Antihypertensive drug class and impaired fasting glucose: a risk association study among Chinese patients with uncomplicated hypertension

M.C.S. Wong, J.Y. Jiang, H. Fung, S. Griffiths, S.W. Mercer

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lt;bgt;Backgroundlt;/bgt; There is a scarcity of studies addressing the factors associated with impaired fasting glucose in Chinese patients with uncomplicated hypertension. We included 1,218 patients newly prescribed a single antihypertensive drug in the public primary healthcare setting in Hong Kong, where their fasting glucose levels were measured 6?7 weeks after the first-ever antihypertensive;pgt;lt;/pgt; lt;bgt;Methodslt;/bgt; The odds ratios of having above borderline (? 6.1 mmol/l) and adverse (? 7.0 mmol/l) glucose levels, respectively, were studied according to patient age, gender, socioeconomic status, clinic types and antihypertensive drug classes by multivariable regression;pgt;lt;/pgt; lt;bgt;Resultslt;/bgt; The fasting glucose levels were statistically similar (p = 0.786) among patients prescribed thiazide diuretics (5.48 mmol/l, 95 5.38, 5.59), calcium channel blockers (5.46 mmol/l, 95% C.I. 5.37, 5.54), beta-blockers (5.42 mmol/l, 95% C.I. 5.34, 5.51) and drugs acting on the renin angiotensin system (RAS) [5.41 mmol/l, 95% C.I. 5.20, 5.61]. Multivariate analyses reported no significant associations between antihypertensive drug class and impaired fasting glucose. Elderly patients and male gender were significantly more likely to present with above borderline and adverse readings;pgt;lt;/pgt; lt;bgt;Conclusionlt;/bgt; Clinicians should be aware of the increased risk of impaired fasting glucose in these groups, and use of thiazides should not in itself deter its use as a first-line antihypertensive agent among ethnic Chinese patients.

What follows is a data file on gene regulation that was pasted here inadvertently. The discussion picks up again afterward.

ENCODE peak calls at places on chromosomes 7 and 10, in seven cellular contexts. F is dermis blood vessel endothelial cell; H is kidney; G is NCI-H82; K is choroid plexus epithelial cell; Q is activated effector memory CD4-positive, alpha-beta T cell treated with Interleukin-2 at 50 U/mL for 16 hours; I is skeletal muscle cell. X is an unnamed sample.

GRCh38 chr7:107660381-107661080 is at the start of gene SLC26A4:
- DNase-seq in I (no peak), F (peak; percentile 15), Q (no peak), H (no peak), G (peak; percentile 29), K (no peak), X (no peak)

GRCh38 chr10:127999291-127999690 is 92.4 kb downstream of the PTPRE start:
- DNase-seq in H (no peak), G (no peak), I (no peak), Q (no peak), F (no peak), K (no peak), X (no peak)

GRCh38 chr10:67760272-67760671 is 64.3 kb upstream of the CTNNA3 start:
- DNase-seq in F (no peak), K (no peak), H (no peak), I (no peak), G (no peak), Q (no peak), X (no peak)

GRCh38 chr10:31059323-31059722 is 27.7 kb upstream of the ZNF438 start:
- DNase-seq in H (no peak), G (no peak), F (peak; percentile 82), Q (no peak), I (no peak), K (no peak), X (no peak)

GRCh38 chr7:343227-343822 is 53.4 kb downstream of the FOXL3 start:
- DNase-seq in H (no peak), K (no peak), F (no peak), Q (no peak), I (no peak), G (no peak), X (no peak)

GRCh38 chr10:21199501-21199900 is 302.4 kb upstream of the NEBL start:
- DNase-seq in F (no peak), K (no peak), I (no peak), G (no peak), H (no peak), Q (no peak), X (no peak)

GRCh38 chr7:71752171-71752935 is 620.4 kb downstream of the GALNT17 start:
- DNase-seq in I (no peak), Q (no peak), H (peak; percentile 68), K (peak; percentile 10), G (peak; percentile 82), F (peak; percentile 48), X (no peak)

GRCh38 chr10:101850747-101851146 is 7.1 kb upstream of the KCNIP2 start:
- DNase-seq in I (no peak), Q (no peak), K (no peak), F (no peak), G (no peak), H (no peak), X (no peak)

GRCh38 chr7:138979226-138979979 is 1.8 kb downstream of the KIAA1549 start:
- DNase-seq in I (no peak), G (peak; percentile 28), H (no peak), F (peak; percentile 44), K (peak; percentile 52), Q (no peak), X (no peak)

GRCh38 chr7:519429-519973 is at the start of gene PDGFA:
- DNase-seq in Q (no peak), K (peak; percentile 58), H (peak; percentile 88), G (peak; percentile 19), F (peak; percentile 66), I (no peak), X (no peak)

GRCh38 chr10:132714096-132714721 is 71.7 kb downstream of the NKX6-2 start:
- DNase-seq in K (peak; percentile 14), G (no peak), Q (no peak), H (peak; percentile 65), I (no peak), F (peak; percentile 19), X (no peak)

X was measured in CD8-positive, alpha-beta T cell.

Original languageEnglish
JournalBMC clinical pharmacology
Issue number6
Publication statusPublished - 10 Sep 2008


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